Late last summer, we planned a trip with friends to stay in one of those all-inclusive resorts in the Yucatan Peninsula. The thought was, it will be the most hassle-free option and therefore give us the most relaxing vacation. This was mostly true. However, by the end of the trip, I think we all recognized what we gave up by choosing the all-inclusive. We lost some freedom and the joy of discovering things on our own while having a catered variety of diverse food, drinks and activities delivered to our door.

I’m not trying to complain. It was an awesome trip. An absolute blast. I think I just learned something about myself. When it comes to vacationing, for me, it is like fishing. I am happier to catch the one fewer fish that I spent more time and energy seeking out than the buffet of fish from predictable and easily accessible waters. I want to feel like I earned it.

Okay, so now to answer your question. Did I fish? Yes. Did I fly fish? Yes. Did I get a guide? No. What did you catch? Oh, this is where you’ll have to wait. I have to put together the video 🙂

Ha. I’m kidding. The first morning I woke at six AM and went straight for the shore. It was a pretty rocky shore with lots of surrounding reef. I am so thankful I brought my wet wading shoes. My feet would have been shredded salami without them.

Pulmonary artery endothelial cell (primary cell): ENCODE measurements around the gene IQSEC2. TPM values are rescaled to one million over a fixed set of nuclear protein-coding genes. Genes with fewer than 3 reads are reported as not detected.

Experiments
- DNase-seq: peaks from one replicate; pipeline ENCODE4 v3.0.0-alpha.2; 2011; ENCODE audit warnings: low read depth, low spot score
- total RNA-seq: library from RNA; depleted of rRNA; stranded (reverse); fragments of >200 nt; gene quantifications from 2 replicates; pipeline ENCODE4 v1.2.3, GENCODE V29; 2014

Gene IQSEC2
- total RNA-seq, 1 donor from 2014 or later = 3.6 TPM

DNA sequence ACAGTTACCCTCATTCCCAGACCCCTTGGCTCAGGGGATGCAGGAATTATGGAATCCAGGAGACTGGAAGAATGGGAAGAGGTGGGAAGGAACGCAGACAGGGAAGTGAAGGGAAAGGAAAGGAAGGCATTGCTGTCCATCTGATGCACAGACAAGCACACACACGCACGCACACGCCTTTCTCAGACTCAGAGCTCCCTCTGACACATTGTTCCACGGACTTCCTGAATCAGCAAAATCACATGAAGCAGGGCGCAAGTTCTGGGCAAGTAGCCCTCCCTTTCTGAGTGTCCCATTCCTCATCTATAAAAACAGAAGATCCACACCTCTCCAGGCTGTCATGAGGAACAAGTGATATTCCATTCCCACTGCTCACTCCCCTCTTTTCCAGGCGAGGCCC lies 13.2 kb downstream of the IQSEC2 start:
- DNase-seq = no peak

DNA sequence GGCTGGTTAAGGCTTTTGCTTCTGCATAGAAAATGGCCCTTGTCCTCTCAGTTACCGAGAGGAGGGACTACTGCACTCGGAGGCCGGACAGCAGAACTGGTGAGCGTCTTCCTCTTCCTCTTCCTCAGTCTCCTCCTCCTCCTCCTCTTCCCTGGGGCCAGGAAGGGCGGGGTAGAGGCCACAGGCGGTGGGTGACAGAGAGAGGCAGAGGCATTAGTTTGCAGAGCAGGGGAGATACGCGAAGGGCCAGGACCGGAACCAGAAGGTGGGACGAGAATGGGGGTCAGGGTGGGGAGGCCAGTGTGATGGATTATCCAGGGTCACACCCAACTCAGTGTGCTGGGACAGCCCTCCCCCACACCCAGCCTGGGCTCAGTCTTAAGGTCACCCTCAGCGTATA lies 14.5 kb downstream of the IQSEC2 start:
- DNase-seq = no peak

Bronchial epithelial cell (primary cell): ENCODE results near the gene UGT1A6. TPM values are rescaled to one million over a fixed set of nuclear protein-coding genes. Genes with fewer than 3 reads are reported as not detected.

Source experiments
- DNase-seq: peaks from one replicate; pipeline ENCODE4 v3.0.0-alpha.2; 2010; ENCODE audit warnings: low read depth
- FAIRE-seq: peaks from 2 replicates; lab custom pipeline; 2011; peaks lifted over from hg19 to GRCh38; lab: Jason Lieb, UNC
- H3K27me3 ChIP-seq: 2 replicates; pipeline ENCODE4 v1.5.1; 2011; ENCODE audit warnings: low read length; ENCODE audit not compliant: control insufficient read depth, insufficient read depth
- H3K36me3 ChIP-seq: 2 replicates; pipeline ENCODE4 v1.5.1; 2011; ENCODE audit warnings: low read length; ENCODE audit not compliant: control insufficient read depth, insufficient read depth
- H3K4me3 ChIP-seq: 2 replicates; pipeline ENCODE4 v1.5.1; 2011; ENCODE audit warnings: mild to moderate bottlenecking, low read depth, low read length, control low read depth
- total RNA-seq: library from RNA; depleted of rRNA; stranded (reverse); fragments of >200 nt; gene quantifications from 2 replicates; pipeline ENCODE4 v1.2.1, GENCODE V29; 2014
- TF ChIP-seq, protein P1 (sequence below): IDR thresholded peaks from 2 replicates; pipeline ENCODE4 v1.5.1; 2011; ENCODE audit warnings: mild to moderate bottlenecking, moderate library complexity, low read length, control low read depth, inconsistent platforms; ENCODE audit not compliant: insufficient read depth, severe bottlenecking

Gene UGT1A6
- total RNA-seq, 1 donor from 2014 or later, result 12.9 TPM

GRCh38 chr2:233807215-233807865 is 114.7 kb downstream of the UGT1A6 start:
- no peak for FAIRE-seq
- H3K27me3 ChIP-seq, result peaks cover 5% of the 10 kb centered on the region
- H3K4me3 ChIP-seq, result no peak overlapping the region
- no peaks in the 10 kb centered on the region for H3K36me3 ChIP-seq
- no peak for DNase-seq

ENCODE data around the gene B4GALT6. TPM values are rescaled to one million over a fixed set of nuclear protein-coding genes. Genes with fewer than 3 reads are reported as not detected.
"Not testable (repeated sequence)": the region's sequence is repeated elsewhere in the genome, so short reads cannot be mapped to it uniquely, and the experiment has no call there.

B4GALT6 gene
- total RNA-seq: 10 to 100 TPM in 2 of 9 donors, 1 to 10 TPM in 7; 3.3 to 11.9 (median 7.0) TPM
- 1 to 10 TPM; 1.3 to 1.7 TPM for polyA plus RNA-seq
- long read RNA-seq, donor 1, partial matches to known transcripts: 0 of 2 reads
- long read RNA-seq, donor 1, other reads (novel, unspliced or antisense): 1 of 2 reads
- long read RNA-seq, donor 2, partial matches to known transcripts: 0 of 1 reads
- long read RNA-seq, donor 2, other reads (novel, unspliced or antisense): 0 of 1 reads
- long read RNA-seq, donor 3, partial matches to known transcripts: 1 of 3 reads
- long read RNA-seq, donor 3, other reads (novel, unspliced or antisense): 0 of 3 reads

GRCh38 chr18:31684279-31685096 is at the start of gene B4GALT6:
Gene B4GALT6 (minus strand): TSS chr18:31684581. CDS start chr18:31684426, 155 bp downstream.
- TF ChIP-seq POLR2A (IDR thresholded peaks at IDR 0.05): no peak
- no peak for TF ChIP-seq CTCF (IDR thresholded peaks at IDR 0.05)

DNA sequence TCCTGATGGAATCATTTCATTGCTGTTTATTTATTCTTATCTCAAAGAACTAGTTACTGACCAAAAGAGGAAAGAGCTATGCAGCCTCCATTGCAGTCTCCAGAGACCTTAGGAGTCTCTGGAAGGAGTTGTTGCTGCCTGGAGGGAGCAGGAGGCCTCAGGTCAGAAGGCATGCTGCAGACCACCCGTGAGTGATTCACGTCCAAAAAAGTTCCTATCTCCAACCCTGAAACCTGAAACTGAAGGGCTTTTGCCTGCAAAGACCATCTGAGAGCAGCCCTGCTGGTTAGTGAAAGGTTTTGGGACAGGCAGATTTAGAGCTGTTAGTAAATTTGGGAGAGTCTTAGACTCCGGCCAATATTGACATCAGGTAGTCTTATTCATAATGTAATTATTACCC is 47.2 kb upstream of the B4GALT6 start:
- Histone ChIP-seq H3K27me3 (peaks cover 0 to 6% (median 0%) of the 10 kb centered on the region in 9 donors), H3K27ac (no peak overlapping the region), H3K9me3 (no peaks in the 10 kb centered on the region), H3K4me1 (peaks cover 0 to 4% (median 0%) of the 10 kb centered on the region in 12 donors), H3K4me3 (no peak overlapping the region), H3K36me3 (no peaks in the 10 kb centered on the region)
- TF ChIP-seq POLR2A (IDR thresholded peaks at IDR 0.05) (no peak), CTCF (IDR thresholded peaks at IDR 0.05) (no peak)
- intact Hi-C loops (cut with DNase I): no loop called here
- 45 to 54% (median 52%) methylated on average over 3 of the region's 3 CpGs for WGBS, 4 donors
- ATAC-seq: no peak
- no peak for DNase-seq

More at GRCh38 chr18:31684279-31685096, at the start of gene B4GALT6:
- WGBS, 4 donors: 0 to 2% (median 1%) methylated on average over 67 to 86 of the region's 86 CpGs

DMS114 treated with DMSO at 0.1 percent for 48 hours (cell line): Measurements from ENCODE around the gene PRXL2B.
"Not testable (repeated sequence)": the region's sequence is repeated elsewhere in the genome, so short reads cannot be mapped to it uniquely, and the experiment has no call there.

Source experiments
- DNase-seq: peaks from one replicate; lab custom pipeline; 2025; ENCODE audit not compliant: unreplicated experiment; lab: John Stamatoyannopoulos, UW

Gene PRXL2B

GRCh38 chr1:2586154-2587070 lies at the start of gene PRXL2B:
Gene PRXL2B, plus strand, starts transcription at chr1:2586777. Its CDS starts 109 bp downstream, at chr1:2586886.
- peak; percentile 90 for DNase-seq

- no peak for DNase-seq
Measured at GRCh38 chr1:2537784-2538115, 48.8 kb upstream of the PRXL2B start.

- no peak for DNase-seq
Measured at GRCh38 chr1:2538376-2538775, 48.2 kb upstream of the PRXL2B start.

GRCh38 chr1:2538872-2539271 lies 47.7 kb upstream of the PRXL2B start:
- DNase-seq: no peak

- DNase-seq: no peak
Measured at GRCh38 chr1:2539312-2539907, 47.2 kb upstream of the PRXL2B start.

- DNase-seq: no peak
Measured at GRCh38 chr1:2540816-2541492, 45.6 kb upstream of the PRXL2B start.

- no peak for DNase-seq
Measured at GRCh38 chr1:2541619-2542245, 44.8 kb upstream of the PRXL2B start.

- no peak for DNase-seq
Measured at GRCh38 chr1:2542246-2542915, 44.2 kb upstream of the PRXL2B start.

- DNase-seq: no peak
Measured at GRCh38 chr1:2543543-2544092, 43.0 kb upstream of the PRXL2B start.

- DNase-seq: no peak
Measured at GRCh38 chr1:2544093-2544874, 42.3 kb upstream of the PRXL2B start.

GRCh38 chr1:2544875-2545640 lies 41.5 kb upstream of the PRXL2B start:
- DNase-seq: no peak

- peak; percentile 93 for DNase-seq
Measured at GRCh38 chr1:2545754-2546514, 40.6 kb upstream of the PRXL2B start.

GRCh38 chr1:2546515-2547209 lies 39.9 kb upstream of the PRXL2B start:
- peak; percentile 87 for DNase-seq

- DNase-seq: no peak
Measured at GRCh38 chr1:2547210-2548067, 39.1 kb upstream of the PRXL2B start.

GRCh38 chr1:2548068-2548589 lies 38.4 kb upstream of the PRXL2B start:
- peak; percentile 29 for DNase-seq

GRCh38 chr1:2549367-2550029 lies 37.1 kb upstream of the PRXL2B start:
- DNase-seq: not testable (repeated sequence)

I walked up about a mile to another bay. I was carrying a small box of flies, some I borrowed, some I tied and two rods loaned from my buddy, a more experienced salt water fly fisher.

At first I pulled out the eight weight and began casting a crazy charlie blindly into the Caribbean blue water. I was getting used to the intermediate weight line alternating between fast an slow retrievals when I pulled up my line to cast it out again. Their was a disproportionate splash for the line that came out of the water so I looked a little harder at the spot fifteen feet in front of me. I saw a flash of a large silvery body with the build and size of a boxy pillow and a large, black, sickled tail. I could see it clearly. This was a permit. One of the trophies many salt water fisherman seek. And this one was seriously as big as my torso.

In the split second it took for me to recognize what I just saw and to simultaneously crap my pants, I began to cast my fly to lead the permit. It didn’t matter. I had obviously spooked the fish as it blasted away from me leaving a large wake.

I really couldn’t have expected to hook, let alone see a trophy fish within my first few minutes of fishing in Mexico. I’m sure it was just coincidence the fish was near my fly. There is no way it was actually interested. Right?

Anyway, I was elated. The morning’s hike, with no prior knowledge of the area and no experience tropical fly fishing had resulted in a sweet sighting.

I slowly made my way back, casting here and there, switching flies intermittently, and looking for fish.